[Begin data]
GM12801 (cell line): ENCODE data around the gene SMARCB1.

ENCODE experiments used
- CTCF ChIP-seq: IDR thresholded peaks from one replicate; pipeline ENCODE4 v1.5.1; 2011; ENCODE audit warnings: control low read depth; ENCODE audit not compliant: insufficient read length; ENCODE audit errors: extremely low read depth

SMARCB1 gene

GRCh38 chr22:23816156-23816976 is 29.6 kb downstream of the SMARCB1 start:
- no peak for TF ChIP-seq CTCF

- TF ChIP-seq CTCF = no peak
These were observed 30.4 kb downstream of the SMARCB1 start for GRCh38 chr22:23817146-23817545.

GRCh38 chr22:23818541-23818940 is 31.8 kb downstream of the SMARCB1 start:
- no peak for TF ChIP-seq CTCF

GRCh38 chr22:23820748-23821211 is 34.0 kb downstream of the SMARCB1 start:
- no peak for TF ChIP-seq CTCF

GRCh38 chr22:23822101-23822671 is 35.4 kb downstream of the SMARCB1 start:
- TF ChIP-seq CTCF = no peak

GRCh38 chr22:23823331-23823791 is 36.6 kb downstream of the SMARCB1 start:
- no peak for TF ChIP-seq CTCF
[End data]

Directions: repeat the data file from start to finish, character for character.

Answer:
GM12801 (cell line): ENCODE data around the gene SMARCB1.

ENCODE experiments used
- CTCF ChIP-seq: IDR thresholded peaks from one replicate; pipeline ENCODE4 v1.5.1; 2011; ENCODE audit warnings: control low read depth; ENCODE audit not compliant: insufficient read length; ENCODE audit errors: extremely low read depth

SMARCB1 gene

GRCh38 chr22:23816156-23816976 is 29.6 kb downstream of the SMARCB1 start:
- no peak for TF ChIP-seq CTCF

- TF ChIP-seq CTCF = no peak
These were observed 30.4 kb downstream of the SMARCB1 start for GRCh38 chr22:23817146-23817545.

GRCh38 chr22:23818541-23818940 is 31.8 kb downstream of the SMARCB1 start:
- no peak for TF ChIP-seq CTCF

GRCh38 chr22:23820748-23821211 is 34.0 kb downstream of the SMARCB1 start:
- no peak for TF ChIP-seq CTCF

GRCh38 chr22:23822101-23822671 is 35.4 kb downstream of the SMARCB1 start:
- TF ChIP-seq CTCF = no peak

GRCh38 chr22:23823331-23823791 is 36.6 kb downstream of the SMARCB1 start:
- no peak for TF ChIP-seq CTCF